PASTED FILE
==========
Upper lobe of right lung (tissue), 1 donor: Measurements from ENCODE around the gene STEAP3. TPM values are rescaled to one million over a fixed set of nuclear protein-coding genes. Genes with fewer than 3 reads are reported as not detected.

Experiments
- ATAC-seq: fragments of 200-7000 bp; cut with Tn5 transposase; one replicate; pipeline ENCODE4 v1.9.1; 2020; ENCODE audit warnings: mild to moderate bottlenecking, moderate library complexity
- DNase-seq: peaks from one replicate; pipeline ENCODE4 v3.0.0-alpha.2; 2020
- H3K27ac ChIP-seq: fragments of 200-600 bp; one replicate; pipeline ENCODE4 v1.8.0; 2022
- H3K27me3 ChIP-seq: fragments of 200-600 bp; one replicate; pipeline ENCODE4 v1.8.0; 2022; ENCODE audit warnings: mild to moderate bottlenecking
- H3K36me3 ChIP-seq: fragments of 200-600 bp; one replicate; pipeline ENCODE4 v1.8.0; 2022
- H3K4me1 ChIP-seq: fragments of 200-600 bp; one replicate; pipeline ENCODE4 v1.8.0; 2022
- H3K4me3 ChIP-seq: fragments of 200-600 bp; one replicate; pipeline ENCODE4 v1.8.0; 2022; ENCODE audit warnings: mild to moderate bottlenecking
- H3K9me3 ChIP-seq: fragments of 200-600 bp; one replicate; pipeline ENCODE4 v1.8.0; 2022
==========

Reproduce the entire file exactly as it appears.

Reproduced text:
Upper lobe of right lung (tissue), 1 donor: Measurements from ENCODE around the gene STEAP3. TPM values are rescaled to one million over a fixed set of nuclear protein-coding genes. Genes with fewer than 3 reads are reported as not detected.

Experiments
- ATAC-seq: fragments of 200-7000 bp; cut with Tn5 transposase; one replicate; pipeline ENCODE4 v1.9.1; 2020; ENCODE audit warnings: mild to moderate bottlenecking, moderate library complexity
- DNase-seq: peaks from one replicate; pipeline ENCODE4 v3.0.0-alpha.2; 2020
- H3K27ac ChIP-seq: fragments of 200-600 bp; one replicate; pipeline ENCODE4 v1.8.0; 2022
- H3K27me3 ChIP-seq: fragments of 200-600 bp; one replicate; pipeline ENCODE4 v1.8.0; 2022; ENCODE audit warnings: mild to moderate bottlenecking
- H3K36me3 ChIP-seq: fragments of 200-600 bp; one replicate; pipeline ENCODE4 v1.8.0; 2022
- H3K4me1 ChIP-seq: fragments of 200-600 bp; one replicate; pipeline ENCODE4 v1.8.0; 2022
- H3K4me3 ChIP-seq: fragments of 200-600 bp; one replicate; pipeline ENCODE4 v1.8.0; 2022; ENCODE audit warnings: mild to moderate bottlenecking
- H3K9me3 ChIP-seq: fragments of 200-600 bp; one replicate; pipeline ENCODE4 v1.8.0; 2022